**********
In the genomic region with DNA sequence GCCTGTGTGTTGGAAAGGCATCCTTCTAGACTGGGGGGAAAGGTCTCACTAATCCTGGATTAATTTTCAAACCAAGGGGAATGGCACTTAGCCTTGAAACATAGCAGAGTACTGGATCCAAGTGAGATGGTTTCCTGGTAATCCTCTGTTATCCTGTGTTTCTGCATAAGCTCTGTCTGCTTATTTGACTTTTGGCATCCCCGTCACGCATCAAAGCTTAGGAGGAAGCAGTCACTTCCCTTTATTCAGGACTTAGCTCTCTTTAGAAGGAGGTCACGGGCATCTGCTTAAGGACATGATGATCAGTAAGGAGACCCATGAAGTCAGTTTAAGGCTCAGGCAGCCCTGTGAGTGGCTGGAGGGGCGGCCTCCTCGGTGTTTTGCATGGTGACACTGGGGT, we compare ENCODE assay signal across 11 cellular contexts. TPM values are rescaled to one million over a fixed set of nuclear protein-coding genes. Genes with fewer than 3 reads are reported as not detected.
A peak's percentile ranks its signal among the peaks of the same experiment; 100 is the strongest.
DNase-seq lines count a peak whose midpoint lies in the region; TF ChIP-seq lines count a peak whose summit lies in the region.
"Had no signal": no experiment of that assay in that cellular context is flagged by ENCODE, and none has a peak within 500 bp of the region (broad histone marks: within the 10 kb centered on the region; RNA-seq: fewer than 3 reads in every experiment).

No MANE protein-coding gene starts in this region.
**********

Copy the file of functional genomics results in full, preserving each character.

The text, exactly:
In the genomic region with DNA sequence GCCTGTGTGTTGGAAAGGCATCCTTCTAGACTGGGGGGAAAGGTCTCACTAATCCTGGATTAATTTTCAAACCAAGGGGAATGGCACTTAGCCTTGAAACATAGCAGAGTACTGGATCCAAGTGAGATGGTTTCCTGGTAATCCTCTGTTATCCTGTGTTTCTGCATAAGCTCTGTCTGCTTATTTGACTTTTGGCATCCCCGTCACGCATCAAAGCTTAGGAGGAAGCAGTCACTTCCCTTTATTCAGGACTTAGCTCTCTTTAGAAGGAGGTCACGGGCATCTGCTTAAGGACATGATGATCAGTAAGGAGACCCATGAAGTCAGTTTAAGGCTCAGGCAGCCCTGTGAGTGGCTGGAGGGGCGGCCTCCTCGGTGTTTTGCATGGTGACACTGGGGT, we compare ENCODE assay signal across 11 cellular contexts. TPM values are rescaled to one million over a fixed set of nuclear protein-coding genes. Genes with fewer than 3 reads are reported as not detected.
A peak's percentile ranks its signal among the peaks of the same experiment; 100 is the strongest.
DNase-seq lines count a peak whose midpoint lies in the region; TF ChIP-seq lines count a peak whose summit lies in the region.
"Had no signal": no experiment of that assay in that cellular context is flagged by ENCODE, and none has a peak within 500 bp of the region (broad histone marks: within the 10 kb centered on the region; RNA-seq: fewer than 3 reads in every experiment).

No MANE protein-coding gene starts in this region.